But that’s not where their worship ends. Peter wants it to. He wants to stay on the mountain with Jesus, Moses, and Elijah, to build a dwelling place for them. I admit, that’s one of my tendencies (and maybe one of yours, too). Part of me wants to keep worship for worship, not to spoil God’s presence. But the Spirit of this congregation pushes back on me, brings me back down to earth, and that’s a good thing. The church belongs on the earth. Paul tells us that Moses coming down from the mountain, and his face glowed. Christians are called to glow with Christ’s presence too. We’re led back down the mountain as witnesses to God’s presence within and around us. We’re called to take our worship, unity, and love to the world.

Witnessing to God’s presence in the world is what it truly means to be called out of the “ordinary” world. As we leave this sacred space, we see two things. First, we see that the world is not perfect. Life doesn’t always care that all people are made in God’s image. Second, we see that God is already in the world, working for the good of all people. Witnessing to that pair of truths marks us as the church. You may have noticed that it’s actually unusual to uphold the dignity of all people. Doing that, and celebrating when others do it, mark us distinctly. We don’t make that many friends by honoring the wisdom of our elders and insisting on uncompromising decency. The Gospel marches out of step with the world.

I’m not sure that living as Jesus lived ever was popular. Speaking the truth always? Radical love for the least among us? I’m pretty sure that kind of stuff got Jesus killed. I’m not sure the Gospel ever really was popular, it’s just that the churches don’t control the world anymore. Christianity used to be required (for more people than politicians), but now it’s optional. You’re free not to be here, and of course many people take that option. But I think that’s good news. Now that you don’t have to pretend to be Christian, you have to be Christian for real. Christianity is no longer “expected,” so now we have to do what we always should have done: reflect Christ in our lives.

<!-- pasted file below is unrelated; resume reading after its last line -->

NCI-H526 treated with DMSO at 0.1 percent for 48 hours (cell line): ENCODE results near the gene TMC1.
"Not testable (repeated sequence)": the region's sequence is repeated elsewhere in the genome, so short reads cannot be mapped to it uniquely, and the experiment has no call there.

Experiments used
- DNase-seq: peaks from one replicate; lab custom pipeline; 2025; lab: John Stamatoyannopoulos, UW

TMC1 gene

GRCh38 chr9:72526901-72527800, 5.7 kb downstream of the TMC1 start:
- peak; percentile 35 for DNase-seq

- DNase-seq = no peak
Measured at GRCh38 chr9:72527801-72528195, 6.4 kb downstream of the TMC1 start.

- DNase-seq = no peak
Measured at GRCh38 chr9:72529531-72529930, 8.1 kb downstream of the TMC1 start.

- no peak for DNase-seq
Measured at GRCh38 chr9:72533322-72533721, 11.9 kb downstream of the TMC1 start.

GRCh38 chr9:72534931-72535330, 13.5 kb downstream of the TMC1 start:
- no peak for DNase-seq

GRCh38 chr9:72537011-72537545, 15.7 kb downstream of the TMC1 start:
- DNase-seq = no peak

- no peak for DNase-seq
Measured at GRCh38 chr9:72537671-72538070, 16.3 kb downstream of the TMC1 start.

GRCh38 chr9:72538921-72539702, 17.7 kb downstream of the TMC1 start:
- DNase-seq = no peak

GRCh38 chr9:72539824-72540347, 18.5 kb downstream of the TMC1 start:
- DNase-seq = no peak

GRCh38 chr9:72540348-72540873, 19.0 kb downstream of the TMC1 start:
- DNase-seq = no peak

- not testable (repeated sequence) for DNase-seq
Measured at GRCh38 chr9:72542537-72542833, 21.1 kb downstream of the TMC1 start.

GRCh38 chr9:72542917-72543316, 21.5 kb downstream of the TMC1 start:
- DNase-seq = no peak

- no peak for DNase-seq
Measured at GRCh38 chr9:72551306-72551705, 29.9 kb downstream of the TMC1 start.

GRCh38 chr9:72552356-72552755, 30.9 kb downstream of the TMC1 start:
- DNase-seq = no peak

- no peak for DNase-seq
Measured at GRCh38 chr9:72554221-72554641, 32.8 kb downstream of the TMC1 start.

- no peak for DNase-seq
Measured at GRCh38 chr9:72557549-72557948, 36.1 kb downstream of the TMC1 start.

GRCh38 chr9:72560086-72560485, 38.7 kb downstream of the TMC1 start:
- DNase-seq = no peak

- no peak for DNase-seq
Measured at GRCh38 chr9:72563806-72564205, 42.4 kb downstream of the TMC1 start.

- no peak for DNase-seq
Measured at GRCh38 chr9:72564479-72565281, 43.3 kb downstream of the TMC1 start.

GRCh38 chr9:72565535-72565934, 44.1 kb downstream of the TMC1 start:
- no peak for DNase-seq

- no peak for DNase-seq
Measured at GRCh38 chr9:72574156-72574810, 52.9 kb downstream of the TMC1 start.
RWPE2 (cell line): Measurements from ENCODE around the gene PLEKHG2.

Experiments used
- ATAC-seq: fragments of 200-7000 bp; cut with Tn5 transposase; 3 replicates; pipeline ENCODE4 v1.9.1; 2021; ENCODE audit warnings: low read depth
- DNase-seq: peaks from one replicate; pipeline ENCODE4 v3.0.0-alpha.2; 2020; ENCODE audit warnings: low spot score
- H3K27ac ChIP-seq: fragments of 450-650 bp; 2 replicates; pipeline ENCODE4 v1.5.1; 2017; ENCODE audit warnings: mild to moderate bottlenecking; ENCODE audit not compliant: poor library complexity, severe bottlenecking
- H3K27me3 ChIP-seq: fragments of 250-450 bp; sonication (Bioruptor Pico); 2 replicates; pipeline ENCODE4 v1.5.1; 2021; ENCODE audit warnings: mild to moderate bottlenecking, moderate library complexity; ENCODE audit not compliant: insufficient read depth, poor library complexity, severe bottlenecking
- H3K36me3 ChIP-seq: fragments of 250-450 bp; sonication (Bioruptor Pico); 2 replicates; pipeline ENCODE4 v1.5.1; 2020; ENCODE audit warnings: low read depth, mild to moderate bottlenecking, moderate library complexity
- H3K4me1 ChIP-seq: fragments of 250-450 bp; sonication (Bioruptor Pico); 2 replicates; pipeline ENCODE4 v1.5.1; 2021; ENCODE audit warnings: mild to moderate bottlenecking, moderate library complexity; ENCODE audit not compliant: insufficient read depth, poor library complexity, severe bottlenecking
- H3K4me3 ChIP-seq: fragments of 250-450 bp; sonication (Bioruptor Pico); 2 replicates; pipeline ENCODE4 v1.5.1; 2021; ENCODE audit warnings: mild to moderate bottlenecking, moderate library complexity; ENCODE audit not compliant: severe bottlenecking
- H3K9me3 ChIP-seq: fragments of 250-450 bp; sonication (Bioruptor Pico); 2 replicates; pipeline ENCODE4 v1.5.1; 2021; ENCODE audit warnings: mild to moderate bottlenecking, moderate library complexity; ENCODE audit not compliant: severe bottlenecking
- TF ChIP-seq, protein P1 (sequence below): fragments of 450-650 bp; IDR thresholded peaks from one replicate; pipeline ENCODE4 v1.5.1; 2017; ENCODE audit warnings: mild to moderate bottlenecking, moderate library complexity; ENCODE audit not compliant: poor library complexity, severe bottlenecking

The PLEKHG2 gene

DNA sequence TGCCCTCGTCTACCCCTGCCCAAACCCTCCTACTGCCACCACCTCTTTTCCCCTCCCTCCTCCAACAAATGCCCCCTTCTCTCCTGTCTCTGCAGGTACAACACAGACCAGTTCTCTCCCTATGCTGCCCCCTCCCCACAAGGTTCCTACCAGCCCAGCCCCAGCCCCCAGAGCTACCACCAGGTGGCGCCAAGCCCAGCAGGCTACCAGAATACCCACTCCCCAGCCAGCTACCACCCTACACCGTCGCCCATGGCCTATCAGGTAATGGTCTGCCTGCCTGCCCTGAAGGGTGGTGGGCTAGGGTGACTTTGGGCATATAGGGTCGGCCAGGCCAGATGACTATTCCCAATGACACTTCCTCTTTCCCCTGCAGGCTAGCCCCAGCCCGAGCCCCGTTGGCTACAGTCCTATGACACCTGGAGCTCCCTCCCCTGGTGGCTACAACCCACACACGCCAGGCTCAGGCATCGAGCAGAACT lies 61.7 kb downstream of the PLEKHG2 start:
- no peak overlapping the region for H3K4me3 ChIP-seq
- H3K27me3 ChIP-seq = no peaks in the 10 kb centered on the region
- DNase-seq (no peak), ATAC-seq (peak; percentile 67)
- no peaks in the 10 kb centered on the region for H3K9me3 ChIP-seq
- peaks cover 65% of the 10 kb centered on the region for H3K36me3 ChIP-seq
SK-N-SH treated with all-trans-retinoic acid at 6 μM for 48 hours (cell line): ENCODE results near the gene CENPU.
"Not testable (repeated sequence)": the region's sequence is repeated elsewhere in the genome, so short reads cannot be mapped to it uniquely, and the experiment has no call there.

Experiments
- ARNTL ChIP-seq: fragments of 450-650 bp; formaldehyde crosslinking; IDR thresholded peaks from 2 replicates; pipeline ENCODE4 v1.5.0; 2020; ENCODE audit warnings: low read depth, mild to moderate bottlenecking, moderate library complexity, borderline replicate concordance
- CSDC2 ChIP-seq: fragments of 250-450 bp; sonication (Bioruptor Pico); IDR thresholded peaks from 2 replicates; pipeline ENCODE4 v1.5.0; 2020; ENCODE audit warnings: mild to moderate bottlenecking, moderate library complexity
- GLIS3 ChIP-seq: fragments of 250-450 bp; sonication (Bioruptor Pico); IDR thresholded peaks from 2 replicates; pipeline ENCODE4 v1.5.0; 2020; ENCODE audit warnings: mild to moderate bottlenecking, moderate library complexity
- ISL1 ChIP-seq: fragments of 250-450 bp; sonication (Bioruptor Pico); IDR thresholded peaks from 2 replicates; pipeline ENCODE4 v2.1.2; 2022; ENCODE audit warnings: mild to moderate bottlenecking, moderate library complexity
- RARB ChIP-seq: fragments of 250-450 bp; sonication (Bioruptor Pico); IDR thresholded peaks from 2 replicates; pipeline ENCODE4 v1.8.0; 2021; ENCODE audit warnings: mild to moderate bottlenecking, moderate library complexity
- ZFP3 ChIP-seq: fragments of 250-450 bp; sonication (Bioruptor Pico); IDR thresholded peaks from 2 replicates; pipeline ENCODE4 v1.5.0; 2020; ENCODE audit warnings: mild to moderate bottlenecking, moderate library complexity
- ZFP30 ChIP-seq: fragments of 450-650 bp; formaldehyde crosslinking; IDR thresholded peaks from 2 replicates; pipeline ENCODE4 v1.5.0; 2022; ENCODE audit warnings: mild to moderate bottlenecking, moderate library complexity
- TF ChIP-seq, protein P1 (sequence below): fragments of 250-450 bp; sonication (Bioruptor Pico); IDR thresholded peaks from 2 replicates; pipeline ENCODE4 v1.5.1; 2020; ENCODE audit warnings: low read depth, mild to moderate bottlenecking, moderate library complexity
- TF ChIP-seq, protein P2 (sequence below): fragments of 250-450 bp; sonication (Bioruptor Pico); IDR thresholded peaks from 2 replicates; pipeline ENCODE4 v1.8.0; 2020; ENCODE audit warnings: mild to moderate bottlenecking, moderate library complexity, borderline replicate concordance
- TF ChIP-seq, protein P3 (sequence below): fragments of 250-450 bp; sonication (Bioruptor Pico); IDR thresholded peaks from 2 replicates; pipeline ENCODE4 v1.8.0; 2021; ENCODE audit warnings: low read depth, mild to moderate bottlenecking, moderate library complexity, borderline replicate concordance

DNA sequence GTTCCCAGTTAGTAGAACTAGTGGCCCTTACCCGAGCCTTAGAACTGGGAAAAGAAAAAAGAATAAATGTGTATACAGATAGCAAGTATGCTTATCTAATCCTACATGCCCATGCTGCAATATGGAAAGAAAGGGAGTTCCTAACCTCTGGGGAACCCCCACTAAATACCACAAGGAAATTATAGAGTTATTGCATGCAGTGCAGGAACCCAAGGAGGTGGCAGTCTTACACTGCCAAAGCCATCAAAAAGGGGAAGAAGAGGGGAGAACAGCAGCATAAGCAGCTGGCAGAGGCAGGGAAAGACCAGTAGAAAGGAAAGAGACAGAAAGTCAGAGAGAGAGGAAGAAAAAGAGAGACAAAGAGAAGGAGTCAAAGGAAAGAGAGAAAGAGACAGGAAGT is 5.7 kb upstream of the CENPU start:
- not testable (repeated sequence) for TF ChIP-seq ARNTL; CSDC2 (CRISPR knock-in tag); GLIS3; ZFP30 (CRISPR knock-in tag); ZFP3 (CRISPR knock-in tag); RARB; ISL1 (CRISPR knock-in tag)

That’s our work, as we’re called down from the mountain. We’re called back into the world, with our faces glowing with the light we’ve seen here. That’s what the second part of worship is about today: responding to God’s call and embodying the glory of Christ in our community. We will start with the ongoing life of the church, announcing the events and issues where you might see God. We’ll offer ourselves to service with Christ, letting our gifts shine like rays of light in the community. This is a tangible way to live as Christ. Finally, we’ll go out. We’ll finish our transition away from this sacred space, reflecting the glory of God wherever we go.